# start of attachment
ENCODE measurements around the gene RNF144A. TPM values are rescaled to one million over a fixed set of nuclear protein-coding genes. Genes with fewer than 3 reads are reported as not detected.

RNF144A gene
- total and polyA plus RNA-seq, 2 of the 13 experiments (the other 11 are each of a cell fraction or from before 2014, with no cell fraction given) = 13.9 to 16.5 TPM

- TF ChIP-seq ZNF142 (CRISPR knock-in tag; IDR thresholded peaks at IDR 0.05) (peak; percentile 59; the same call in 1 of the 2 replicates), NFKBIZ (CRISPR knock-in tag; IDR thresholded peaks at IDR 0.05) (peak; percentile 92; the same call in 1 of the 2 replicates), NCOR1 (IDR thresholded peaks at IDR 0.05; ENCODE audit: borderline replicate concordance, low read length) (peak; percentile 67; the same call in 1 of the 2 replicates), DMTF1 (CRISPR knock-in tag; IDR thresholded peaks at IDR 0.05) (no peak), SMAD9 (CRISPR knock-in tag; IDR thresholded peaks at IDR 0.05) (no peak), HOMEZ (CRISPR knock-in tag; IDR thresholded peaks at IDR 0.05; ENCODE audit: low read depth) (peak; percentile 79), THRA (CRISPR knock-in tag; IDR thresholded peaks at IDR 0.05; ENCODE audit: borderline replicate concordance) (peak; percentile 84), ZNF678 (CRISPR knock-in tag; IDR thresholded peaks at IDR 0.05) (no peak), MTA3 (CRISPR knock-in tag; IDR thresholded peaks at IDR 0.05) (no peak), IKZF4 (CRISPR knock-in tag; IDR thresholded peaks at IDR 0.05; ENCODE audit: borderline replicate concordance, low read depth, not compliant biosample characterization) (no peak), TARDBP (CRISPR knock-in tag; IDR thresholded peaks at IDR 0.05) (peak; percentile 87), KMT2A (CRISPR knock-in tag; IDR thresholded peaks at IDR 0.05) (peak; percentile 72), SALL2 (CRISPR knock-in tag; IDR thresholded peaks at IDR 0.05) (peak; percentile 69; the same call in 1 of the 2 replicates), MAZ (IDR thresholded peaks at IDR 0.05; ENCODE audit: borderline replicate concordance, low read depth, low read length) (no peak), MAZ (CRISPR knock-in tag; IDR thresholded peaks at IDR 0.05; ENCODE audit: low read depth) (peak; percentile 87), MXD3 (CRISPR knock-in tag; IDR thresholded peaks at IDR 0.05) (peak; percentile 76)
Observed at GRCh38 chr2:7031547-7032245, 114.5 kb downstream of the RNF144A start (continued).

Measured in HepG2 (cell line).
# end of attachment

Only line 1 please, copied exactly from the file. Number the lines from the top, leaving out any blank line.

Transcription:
ENCODE measurements around the gene RNF144A. TPM values are rescaled to one million over a fixed set of nuclear protein-coding genes. Genes with fewer than 3 reads are reported as not detected.